Other perfume making techniques
Supercritical carbon dioxide extraction consists of using a carbon dioxide by-product as a solvent. Since this solvent is much easier to eliminate production costs are lowered.
Cold expression is used only for citrus fruits (orange, lemon, bergamot etc) where the essential oils are contained in the peel. When scraped manually or mechanically these peels yield a mixture of scent-bearing oil and water, this mixture is then centrifuged, filtered and finally concentrated.
Infusion is principally used for dried materials (vanilla pods etc), which are soaked in solvents, that do not need to be eliminated afterwards, for several months. With the advancements in chemistry, this costly process is now rarely used.
New chemical processes help fulfil both the ever-increasing requirements of the market and the desire to ensure that the composition and quality of perfumery products remain consistent.
Fractionation consists of isolating the various components of an essence. The isolate components are used to produce perfume ingredients which may smell different from the original plant. Eugenol extracted from cloves smells of carnations while citral extracted from lemongrass has a scent of violets.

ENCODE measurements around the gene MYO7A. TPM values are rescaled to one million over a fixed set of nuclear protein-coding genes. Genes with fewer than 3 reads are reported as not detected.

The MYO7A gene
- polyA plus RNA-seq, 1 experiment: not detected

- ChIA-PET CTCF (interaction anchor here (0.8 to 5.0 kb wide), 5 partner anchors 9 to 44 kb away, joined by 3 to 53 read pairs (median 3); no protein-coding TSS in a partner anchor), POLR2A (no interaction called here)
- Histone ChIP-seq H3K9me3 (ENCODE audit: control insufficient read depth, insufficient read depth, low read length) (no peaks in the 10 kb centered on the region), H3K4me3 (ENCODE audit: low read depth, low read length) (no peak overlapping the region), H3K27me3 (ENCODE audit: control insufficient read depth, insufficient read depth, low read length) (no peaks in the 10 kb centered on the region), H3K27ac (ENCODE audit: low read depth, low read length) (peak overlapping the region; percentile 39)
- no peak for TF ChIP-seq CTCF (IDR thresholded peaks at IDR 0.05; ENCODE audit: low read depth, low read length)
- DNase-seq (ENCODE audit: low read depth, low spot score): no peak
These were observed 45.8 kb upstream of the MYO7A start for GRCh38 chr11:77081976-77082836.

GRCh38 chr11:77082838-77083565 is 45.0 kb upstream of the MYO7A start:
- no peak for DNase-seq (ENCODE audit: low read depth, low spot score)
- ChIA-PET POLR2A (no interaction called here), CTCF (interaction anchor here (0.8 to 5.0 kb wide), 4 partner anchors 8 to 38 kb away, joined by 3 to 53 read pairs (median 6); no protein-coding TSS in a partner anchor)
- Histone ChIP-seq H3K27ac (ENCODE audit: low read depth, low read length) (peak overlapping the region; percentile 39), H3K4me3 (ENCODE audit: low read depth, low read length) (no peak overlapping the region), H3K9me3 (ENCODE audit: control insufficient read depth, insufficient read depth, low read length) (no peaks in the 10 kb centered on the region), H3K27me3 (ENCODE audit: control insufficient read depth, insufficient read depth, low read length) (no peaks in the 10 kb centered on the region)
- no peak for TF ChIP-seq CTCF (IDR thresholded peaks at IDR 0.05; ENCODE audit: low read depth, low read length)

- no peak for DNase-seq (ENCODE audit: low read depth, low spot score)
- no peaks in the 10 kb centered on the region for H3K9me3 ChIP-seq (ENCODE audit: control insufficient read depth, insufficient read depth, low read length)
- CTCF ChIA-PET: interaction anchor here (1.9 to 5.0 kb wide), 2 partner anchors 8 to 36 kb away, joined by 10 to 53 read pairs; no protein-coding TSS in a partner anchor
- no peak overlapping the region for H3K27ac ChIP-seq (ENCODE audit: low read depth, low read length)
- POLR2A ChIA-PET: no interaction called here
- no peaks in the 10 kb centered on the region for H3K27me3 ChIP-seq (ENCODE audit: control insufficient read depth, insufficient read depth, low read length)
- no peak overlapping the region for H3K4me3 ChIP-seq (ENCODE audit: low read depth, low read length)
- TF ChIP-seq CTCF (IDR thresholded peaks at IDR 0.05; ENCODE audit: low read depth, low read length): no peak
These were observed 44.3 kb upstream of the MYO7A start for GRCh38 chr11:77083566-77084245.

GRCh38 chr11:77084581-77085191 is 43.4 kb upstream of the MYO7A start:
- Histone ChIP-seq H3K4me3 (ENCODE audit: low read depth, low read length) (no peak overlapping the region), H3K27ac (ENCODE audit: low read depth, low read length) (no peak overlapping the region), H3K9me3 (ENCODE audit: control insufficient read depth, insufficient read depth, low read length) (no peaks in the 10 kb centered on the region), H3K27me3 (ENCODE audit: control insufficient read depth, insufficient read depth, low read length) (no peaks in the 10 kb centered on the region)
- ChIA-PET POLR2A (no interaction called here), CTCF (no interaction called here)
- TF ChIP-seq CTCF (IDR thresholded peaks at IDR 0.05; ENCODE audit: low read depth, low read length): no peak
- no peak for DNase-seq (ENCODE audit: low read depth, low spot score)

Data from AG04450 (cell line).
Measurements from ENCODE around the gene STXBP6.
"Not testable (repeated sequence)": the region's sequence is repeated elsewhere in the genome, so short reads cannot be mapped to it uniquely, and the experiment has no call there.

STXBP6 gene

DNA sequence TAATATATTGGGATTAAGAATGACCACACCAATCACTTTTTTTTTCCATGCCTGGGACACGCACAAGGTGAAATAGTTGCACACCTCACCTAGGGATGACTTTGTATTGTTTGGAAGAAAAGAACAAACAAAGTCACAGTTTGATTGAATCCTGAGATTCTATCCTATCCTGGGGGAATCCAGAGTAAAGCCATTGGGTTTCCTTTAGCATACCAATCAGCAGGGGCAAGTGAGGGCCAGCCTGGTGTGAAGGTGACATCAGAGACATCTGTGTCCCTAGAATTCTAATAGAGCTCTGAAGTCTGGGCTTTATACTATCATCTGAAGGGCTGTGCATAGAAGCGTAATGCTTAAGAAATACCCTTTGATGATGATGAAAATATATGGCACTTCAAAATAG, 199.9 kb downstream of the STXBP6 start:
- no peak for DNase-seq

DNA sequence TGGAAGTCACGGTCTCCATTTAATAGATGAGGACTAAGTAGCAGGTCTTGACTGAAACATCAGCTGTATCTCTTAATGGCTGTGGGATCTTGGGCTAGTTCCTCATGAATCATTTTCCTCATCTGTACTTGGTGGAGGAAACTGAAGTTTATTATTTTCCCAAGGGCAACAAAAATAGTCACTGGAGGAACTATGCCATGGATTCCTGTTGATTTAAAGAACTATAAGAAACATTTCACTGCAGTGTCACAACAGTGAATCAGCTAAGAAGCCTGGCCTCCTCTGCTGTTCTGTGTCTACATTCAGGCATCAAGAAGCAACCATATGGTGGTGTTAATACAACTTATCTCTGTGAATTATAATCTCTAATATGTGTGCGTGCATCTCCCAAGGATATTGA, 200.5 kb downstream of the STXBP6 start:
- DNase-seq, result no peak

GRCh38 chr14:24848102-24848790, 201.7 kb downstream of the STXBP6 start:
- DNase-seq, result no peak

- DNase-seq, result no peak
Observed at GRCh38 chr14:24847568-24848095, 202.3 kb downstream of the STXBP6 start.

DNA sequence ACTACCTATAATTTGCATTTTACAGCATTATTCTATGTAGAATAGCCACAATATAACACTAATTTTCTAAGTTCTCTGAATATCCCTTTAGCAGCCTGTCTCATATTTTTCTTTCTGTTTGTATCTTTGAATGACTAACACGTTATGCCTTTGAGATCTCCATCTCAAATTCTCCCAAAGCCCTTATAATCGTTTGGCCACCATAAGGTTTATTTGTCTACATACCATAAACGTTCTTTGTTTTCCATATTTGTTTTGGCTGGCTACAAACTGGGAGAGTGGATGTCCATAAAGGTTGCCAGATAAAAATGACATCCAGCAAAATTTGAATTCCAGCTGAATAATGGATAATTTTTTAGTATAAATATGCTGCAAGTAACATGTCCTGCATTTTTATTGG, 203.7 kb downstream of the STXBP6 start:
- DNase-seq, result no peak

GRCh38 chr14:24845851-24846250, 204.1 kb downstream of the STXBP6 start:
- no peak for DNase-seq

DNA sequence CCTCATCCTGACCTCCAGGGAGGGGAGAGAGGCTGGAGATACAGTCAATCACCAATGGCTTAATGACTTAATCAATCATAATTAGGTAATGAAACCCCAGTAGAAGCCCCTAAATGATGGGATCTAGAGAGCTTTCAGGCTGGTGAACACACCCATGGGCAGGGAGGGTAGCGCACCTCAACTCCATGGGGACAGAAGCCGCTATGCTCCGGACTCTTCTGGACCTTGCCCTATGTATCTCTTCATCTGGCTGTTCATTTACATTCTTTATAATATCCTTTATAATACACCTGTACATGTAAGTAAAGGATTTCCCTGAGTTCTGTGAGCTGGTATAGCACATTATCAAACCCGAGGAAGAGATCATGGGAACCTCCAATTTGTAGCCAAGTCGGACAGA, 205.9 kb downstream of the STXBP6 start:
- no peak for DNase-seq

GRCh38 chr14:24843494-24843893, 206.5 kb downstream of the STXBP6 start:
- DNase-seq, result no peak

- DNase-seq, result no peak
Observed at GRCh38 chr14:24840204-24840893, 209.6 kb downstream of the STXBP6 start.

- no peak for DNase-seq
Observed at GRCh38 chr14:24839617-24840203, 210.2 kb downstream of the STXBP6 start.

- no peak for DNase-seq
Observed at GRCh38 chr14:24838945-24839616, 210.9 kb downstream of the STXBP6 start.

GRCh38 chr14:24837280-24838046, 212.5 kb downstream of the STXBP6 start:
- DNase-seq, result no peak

Gas chromatography is used to identify the molecules and the quantities of each molecule that compose an odour, and thus allows the composition to be duplicated.
The most recent modern processes is the headspace technique in which a neutral gas is used to capture the scent-bearing molecules of flowers, such as lilac and lily of the valley, that do not respond well to the above-mentioned methods of extraction. A chromatographic analysis is then carried out so the perfumer can reproduce those molecules.
Not only to these new techniques isolate the components of natural products, but completely new products can be created from those components. More than one thousand new molecules are created each year by chemists who work in the perfume industry, however, only a few are deemed useable by perfume creators. These useable molecules are then patented to guarantee exclusive use for 20 years. After which they become available for general use as it is more profitable to develop new molecules that specifically fulfil immediate needs than it is to extend patents.